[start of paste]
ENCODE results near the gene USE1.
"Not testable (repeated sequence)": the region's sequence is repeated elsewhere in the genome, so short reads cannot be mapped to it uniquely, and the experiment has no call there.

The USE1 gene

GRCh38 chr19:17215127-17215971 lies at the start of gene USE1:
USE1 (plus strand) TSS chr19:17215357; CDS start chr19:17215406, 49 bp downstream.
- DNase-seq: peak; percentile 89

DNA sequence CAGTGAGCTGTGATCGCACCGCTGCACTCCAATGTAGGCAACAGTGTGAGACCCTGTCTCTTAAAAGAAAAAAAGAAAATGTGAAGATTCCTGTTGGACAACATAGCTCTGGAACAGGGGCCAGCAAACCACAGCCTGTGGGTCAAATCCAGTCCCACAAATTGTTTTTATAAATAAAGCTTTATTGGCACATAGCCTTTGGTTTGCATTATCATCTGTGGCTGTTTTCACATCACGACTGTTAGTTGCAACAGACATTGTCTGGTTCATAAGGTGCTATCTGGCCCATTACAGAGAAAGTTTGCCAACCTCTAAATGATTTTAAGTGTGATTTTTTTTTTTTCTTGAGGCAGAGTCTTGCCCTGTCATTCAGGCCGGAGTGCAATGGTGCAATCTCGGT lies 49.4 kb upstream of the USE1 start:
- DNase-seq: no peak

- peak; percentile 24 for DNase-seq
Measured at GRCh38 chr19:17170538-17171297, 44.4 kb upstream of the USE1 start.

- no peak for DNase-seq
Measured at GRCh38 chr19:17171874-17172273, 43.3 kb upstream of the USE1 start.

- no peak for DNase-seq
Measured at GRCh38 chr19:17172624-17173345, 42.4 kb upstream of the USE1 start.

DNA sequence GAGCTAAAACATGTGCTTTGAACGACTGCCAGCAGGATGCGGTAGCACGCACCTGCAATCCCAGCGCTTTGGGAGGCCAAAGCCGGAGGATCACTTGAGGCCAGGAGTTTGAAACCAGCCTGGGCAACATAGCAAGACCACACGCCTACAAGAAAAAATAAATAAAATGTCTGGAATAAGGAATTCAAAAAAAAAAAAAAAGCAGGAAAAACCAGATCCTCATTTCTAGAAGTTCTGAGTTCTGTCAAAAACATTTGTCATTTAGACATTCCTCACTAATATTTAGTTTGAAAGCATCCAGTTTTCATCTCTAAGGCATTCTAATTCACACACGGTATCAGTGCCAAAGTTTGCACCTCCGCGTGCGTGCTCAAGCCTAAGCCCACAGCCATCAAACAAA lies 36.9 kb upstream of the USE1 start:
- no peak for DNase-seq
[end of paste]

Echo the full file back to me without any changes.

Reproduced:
ENCODE results near the gene USE1.
"Not testable (repeated sequence)": the region's sequence is repeated elsewhere in the genome, so short reads cannot be mapped to it uniquely, and the experiment has no call there.

The USE1 gene

GRCh38 chr19:17215127-17215971 lies at the start of gene USE1:
USE1 (plus strand) TSS chr19:17215357; CDS start chr19:17215406, 49 bp downstream.
- DNase-seq: peak; percentile 89

DNA sequence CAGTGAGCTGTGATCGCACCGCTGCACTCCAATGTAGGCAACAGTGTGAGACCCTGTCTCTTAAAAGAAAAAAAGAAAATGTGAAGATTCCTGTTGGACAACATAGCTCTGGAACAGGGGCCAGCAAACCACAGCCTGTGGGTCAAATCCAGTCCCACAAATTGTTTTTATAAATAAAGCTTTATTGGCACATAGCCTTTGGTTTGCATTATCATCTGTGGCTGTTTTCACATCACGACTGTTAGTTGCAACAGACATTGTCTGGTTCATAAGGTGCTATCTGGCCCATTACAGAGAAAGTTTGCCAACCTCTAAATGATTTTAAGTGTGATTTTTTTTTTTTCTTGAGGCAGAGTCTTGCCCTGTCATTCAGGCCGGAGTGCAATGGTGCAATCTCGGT lies 49.4 kb upstream of the USE1 start:
- DNase-seq: no peak

- peak; percentile 24 for DNase-seq
Measured at GRCh38 chr19:17170538-17171297, 44.4 kb upstream of the USE1 start.

- no peak for DNase-seq
Measured at GRCh38 chr19:17171874-17172273, 43.3 kb upstream of the USE1 start.

- no peak for DNase-seq
Measured at GRCh38 chr19:17172624-17173345, 42.4 kb upstream of the USE1 start.

DNA sequence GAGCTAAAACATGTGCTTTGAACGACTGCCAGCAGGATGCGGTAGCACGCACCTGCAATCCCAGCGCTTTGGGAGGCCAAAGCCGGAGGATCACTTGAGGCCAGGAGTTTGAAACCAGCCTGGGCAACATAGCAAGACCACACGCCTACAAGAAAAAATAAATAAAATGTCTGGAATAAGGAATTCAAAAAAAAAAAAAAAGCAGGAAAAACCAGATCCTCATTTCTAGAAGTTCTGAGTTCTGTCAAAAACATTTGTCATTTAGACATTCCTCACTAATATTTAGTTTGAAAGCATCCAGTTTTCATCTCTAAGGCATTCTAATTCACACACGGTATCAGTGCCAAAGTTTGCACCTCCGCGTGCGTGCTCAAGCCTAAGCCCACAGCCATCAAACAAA lies 36.9 kb upstream of the USE1 start:
- no peak for DNase-seq